Time and again, you must have heard this.
Branding matters more than anything.
Huh, you wonder.
How can a frivolous exercise like branding matter more than, say, sales or product development?
Because the truth is this.
First you work toward building your brand, and then your brand works for you.
It builds your business.
Because your brand defines the merit of your work.
This might sound strange to you, but do you know the real reason why nobody wants to work with you?
Well…it is never the price. Not even your skills and qualifications. It is about your image, your message, your identity. What and how people perceive you?
Pay attention to it.
Work toward building it.
What do your audiences associate with you when they hear your name?
How do you make them feel?
What vibes do you give off?
These are the questions you need to consider when you are building your brand.
But, how should you build your brand?
Before I discuss that, let me clarify one thing.
Branding is not restricted to logo and lingo; it is the image you build and the reputation you create: what people perceive you as.
In a way, it sets the expectation for your work.
For instance, we know that Tim Ferris’s brand is productivity. Which means every solution he provides will focus on the fastest, easiest, and efficient way of doing things – whatever that may be.
What is that one thing YOUR work will always guarantee?
You discover that as part of your brand-building process.
Here are the 3 Steps You Can Follow to Build Your Brand
Warning: It is different from the traditional brand-building strategies that tie everything around your audience. This one is all about YOU first.
While there is nothing wrong with the traditional process, my observation and understanding is that when you are new and try to be what your audience expects you to be, you lose your voice in the process. Almost always. You struggle to fit a mold that is not you. That will start you off on the wrong footing and diminish your credibility before it is built.
Step #1: Discover what about you is intrinsically interesting
. (Remember that
segment from Jimmy Kimmel
?) Whatever it is, explore that. You don’t have to be an expert. Not even Colbert-ish. Simply know what makes you YOU. Think of it this way. What would you say if you are pitching yourself to someone? There must be something about you that will make it leap out and say, “I’m the one.”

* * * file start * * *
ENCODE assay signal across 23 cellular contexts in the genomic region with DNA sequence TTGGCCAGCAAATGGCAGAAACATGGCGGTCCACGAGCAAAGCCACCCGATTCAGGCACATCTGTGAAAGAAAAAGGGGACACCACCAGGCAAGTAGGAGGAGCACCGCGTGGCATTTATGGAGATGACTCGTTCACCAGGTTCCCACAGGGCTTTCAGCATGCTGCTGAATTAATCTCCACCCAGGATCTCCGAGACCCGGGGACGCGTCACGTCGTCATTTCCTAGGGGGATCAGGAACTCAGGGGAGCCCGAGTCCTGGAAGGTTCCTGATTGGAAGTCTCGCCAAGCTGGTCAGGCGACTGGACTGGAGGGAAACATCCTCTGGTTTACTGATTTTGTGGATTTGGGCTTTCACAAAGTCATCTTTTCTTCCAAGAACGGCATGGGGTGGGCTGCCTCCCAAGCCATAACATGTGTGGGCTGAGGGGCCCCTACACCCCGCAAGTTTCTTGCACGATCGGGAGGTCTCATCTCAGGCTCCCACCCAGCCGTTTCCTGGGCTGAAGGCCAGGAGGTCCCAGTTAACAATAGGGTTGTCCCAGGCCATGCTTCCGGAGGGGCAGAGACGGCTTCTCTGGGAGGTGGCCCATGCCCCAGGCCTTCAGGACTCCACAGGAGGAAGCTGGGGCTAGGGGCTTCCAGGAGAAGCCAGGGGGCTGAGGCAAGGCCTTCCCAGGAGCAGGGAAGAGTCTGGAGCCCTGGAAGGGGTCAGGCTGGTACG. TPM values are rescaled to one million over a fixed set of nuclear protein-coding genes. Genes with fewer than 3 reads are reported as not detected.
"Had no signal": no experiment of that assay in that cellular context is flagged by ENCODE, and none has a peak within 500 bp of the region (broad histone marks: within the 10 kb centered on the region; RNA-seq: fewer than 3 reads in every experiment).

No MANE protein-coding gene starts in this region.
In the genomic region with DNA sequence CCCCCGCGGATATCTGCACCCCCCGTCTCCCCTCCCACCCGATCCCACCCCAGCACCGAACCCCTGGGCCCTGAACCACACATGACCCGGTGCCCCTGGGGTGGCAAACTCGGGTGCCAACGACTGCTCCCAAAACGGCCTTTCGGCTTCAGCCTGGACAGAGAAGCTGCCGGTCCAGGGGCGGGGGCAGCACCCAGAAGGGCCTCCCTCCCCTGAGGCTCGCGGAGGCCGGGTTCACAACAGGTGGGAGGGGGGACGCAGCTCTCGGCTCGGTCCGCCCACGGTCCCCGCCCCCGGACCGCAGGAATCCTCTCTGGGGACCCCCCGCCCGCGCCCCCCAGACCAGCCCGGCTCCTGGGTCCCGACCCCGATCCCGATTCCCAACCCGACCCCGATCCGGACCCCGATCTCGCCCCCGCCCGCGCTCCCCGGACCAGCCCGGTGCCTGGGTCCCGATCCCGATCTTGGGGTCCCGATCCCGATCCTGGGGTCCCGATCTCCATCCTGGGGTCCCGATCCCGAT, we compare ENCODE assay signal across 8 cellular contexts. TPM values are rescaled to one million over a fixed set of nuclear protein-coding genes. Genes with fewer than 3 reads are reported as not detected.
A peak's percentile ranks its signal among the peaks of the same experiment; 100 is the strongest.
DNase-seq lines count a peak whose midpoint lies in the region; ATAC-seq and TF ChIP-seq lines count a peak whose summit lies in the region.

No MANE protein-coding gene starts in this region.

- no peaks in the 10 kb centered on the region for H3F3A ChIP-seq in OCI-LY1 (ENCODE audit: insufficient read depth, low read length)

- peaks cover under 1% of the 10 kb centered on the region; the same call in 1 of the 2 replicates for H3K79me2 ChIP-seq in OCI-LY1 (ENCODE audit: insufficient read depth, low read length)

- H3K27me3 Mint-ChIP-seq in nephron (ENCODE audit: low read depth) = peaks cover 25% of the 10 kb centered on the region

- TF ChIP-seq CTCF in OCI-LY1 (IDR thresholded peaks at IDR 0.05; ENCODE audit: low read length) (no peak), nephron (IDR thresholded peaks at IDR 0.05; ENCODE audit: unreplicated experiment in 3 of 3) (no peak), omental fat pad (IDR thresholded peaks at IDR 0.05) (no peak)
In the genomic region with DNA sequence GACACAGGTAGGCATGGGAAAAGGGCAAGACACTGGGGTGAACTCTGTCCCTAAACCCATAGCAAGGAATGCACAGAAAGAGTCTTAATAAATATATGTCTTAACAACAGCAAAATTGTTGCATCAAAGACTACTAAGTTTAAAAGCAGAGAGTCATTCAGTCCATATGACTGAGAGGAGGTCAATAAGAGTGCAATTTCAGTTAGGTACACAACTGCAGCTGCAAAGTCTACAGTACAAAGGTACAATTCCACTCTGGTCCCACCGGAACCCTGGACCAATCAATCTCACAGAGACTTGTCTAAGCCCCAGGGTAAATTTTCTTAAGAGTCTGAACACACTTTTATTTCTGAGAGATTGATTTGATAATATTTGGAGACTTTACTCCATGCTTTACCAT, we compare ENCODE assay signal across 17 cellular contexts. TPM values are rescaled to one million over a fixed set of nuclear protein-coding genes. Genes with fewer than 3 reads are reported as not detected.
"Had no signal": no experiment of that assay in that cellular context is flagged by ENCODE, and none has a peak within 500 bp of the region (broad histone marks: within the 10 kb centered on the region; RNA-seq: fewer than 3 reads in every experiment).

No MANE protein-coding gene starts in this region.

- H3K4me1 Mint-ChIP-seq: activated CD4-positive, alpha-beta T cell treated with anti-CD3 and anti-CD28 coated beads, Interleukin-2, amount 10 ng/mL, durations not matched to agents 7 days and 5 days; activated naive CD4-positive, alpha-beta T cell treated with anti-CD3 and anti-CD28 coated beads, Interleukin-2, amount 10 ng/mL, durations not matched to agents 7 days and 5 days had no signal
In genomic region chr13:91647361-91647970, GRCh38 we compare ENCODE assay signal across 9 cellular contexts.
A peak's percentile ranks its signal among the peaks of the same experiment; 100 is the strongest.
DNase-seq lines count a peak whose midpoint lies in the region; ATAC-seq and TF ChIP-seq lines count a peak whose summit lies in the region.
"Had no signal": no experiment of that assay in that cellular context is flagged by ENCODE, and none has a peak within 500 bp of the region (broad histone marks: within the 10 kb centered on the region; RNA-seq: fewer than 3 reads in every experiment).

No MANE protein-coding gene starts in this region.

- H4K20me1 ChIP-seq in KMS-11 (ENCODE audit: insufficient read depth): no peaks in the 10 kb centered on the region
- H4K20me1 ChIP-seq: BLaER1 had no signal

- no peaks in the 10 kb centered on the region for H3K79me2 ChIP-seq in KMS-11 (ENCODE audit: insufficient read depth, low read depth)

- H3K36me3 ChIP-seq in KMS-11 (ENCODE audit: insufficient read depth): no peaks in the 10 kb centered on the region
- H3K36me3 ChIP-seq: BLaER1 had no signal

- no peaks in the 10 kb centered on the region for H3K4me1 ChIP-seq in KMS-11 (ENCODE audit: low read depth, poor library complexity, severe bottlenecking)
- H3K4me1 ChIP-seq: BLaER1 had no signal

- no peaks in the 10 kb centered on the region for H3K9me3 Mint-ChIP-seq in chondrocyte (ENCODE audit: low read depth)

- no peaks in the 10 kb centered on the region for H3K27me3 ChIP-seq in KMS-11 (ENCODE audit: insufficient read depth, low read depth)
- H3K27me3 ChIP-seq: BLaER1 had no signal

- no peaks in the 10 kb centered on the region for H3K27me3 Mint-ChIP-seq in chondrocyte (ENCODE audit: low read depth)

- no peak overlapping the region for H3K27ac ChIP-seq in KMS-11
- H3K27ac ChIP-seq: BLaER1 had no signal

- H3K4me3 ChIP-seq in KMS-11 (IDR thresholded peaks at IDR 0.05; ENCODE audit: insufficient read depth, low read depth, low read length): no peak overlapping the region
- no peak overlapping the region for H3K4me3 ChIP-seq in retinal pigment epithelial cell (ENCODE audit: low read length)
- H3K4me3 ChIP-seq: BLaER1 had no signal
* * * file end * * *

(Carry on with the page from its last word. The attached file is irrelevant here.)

I remember I had this professor of political campaign management at Columbia University, Jefrey Pollock. He is a Democratic pollster, and has been a part of some of the most high-profile political campaigns. What makes Jef appealing to his students, clients, and colleagues (yes, I have spoken to some of them) is the fact that he is unabashedly vocal about his work and politics. And his sense of humor is uniquely his own. He can sometimes be blunt, but boy is he persuasive!
Knowing and expressing who you are in the fullest, most complete way gives you an edge that is essential and tough to ignore and forget.
Step # 2: Lay it (what is interesting about you) out in the open.
And please don’t think that that “interesting” thing has to be your story. It can be an idiosyncrasy, some quirk, whatever.
My friend, JC Little , for example, is an animation artist for the past 30+ years, and is the co-creator of the Disney-syndicated kids’ TV show, My Life Me. On her blog, The Animated Woman , she makes drawings, which are sometimes eclectic, sometimes wild, but always interesting.
Her message is not didactic or profound. In fact, her persona screams wackiness. It reflects in everything she does: on Twitter, she was attracted to the work of Justin Lyons and decided to make a three-minute-long film about his blog. “As a result, he got so much regard that I thought it’s not fair,” she told me once during our conversation. “I also wanted it.”
That’s JC for you. Her message is not her story: it goes beyond the content to the meaning conveyed through actions and reactions. And even choices.
Step # 3: Incorporate elements of it in your marketing collateral. Your marketing collateral doesn’t need to be perfect; it has to have elements that tell people it’s you, YOUR business.
Don’t stress over being appreciated. You can’t make everyone like you. That’s never going to happen. People should either love you or hate you.
Reactions, especially those rooted in deep-seated emotions, are better than indifference.
Get people charged up, but don’t stay on the sidelines. Middle ground is for mediocres.
Also, forget being perfect.Imperfections are sexy. And relatable. The ace cinematographer, Conrad Hall says, “There is a kind of beauty in imperfection.”
Sure, it is difficult to let people see the real you. It’s scary, and sometimes risky. You feel naked. But, that’s the only way people will connect with you.
A little vulnerability can go a long way.
Look. Branding is like wooing.
The little things count.
The anticipation matters.
So, take it slow.
But, build it.
In fact, build it before your business.
Because people place a premium on brands, and are willing to forgive mistakes by brands they know and prefer .
So, put in the effort in the beginning. It will set the momentum for your growth.
Think of it as the insurance for your business. At the very least, it takes care of the ‘what ifs’ in case something goes wrong.